2/22/17 – Accounting Today – AICPA changes going concern audit standard – Now that the going concern requirements are in GAAP, the ASB has modified the rules in the audit literature.

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Written by Jim Ulvog

February 23, 2017, 9:14 am at 9:14 am

2017 Risk Alerts available

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Image is from AICPA. Used under Fair Use since, after all, I am promoting three of their products.

Image of Audit Risk Alert is from AICPA. Used under Fair Use since, after all, I am promoting three of their products.

The 2017 audit season is about to begin. Planning is well underway for all those 12/31 clients.

To help you get ready, the annual updates to AICPA risk alerts are available. Consider:

I read the risk alerts every year. They are great for reminding me of what I already knew and even better for pointing out what tidbits I had missed.

You might want to check them out in the lull before the rush of field work hits.

Written by Jim Ulvog

December 19, 2016, 7:18 am at 7:18 am

Two new SSARS documents, #22 and #23

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Image courtesy of Adobe Stock.

Image courtesy of Adobe Stock.

There are two new SSARS pronouncements. Most likely they will not be a big deal for most accountants, but if you work in the comp or review arena, you need to know they exist and you really ought to have a vague idea what is in them.

First, a tip on staying out of trouble on nonattest services…

11/1 – Journal of Accountancy – Nonattest services quiz – A great six question quiz on nonatttest services. Take the quiz to find out how well you are doing on independence and documentation requirements. By the way, if you miss some questions you probably taking out some really serious risk in your audit practice that you didn’t even know about.

This is a great opportunity to find out what you don’t know, which can hurt you.

9/23 – Journal of Accountancy – ARSC complete clarity project with issuance of SSARS No. 22Read the rest of this entry »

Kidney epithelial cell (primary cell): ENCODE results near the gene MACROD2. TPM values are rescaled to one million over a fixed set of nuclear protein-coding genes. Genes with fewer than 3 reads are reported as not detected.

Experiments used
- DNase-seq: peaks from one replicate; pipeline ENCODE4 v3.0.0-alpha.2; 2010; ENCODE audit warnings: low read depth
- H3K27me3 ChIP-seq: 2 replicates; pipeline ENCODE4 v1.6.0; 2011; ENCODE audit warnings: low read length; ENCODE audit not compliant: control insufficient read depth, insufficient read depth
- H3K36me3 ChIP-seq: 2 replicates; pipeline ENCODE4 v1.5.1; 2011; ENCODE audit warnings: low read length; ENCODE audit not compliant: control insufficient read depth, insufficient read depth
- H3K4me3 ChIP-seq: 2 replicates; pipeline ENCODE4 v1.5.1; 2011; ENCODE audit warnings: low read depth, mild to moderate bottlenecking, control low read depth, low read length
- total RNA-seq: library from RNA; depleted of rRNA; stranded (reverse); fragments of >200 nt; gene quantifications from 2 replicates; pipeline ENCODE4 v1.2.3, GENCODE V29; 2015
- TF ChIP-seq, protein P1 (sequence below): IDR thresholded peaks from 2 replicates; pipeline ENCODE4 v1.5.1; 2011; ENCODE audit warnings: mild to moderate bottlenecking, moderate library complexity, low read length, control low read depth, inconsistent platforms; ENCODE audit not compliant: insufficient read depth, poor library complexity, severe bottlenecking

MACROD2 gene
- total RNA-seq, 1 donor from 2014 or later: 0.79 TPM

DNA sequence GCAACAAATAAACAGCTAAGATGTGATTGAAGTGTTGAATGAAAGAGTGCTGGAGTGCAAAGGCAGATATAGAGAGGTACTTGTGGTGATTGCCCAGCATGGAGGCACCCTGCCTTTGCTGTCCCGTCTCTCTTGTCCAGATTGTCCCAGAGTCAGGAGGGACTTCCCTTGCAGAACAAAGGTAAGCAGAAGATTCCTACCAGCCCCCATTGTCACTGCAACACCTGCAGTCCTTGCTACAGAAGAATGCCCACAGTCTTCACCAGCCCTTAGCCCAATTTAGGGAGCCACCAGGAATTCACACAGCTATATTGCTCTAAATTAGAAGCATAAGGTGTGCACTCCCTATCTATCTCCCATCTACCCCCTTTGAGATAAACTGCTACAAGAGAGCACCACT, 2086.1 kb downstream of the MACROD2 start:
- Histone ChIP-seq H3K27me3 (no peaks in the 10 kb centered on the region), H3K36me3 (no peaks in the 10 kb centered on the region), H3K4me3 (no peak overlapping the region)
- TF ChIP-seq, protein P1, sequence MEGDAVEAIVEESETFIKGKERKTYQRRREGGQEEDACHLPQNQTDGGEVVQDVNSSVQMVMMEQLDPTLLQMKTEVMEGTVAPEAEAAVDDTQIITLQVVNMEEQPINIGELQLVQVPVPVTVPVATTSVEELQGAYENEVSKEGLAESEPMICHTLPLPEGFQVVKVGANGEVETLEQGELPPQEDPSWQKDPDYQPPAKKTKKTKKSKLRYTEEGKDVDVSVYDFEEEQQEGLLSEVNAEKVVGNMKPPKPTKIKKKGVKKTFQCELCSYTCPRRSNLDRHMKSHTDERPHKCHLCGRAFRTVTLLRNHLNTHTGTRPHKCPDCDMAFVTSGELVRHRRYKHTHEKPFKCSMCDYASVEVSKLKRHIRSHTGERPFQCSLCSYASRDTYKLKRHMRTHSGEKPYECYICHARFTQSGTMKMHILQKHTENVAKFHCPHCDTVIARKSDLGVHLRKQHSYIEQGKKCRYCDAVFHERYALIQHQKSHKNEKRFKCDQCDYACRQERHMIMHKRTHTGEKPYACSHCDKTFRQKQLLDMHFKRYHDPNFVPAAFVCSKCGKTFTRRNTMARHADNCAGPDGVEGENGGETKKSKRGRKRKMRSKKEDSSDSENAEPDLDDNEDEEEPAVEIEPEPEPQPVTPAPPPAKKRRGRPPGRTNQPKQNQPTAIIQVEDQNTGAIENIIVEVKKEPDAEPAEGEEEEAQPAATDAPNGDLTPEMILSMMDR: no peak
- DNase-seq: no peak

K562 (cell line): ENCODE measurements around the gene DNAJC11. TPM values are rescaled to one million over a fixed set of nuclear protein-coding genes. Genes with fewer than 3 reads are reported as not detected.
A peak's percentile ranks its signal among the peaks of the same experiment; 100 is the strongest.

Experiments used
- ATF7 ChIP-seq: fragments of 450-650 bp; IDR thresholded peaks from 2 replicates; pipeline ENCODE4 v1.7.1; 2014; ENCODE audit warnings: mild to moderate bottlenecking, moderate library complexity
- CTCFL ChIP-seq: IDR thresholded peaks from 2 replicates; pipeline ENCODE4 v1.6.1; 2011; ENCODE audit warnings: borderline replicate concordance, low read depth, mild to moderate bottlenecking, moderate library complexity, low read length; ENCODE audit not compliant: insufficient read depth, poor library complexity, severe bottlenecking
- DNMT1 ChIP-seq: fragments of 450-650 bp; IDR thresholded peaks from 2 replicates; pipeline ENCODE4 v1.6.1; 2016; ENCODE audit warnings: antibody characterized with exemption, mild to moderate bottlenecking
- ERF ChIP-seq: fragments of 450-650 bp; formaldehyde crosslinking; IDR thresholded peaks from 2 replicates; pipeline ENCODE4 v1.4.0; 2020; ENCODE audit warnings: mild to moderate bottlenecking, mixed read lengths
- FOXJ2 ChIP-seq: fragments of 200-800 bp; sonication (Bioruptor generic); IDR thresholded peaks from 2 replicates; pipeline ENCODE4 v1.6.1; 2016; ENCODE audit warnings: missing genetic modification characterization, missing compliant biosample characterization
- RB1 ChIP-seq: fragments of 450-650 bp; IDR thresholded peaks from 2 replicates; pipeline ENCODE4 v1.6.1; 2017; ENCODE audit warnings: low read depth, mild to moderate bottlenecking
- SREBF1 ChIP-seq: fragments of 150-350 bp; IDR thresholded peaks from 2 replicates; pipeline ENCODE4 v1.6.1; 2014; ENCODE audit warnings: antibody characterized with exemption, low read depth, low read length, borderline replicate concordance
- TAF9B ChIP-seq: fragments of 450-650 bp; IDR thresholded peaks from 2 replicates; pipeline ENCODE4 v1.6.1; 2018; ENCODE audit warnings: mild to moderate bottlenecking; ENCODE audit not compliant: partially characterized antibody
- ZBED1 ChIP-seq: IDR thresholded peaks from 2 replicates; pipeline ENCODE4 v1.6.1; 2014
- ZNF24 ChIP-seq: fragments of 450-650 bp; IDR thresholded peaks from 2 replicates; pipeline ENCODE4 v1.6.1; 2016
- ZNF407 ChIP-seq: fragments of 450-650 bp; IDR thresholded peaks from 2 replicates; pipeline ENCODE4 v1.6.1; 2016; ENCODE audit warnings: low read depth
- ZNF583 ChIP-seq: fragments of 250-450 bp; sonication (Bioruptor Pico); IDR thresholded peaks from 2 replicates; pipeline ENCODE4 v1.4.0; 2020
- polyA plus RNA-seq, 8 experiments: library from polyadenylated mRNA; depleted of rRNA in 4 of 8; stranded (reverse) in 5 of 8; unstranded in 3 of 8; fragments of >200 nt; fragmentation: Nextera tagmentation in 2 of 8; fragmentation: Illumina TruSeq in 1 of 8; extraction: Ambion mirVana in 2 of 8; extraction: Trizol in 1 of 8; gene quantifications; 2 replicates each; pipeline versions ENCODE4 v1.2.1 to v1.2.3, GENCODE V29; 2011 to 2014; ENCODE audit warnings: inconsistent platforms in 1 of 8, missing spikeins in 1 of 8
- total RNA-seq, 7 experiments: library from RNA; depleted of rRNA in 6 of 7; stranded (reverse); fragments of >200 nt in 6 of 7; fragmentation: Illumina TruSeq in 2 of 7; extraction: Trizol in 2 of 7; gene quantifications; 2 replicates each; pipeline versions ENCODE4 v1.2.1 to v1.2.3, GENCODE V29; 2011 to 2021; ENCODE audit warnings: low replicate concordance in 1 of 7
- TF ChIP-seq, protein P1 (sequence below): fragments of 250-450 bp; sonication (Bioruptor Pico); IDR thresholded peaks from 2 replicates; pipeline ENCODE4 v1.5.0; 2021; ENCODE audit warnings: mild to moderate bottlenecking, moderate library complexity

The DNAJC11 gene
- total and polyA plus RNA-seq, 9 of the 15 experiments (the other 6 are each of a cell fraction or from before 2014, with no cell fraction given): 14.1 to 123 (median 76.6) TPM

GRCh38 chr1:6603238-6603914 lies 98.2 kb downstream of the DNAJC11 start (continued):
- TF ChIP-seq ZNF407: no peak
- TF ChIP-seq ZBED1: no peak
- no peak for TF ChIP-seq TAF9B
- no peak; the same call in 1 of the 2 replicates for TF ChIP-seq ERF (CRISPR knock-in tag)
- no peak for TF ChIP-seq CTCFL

Written by Jim Ulvog

November 18, 2016, 11:20 am at 11:20 am

Posted in Compilations & reviews

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More disciplinary action from California Board of Accountancy over peer review messes.

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Image courtesy of Adobe Stock.

Image courtesy of Adobe Stock.

The Fall 2016 Update newsletter from the California Board of Accountancy shows CBA continues to be deadly serious about CPAs avoiding the peer review program.

I previously went into detail on disciplinary actions in one newsletter:  If you have been blowing off Peer Review, you really ought to get with the program. This time I will just give an overview.

Revocations of license

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Written by Jim Ulvog

November 11, 2016, 7:43 am at 7:43 am

Posted in Audits, Compilations & reviews

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“Be Prepared – A Comprehensive Peer Review Update”

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Image courtesy of Adobe Stock.

Image courtesy of Adobe Stock.

The following article provides a superb update on recent developments in the peer review program. The article is graciously provided by the California Society of CPAs and the information described here applies in all jurisdictions across the U.S.

Because the entire article is quoted verbatim without any additional comments from me, none of the article will be placed in quotation marks.

Originally published by CalCPA (www.calcpa.org) in the October issue of California CPA magazine.

Used with written permission of the California Society of CPAs. 

 

Be Prepared – A Comprehensive Peer Review Update

By Linda McCrone

 

Peer review is a successful program that helps firms improve their quality control systems and elevate the quality of accounting and auditing engagements. The AICPA contributed the software program that tracks peer reviews and the staff that manages the program. AICPA member volunteers contribute their time to oversee the program, keep the peer review program forms current and make certain that the peer review standards remain relevant. But like any successful program, peer review must continue to evolve to keep up with events.

 

Background

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Written by Jim Ulvog

October 18, 2016, 8:54 am at 8:54 am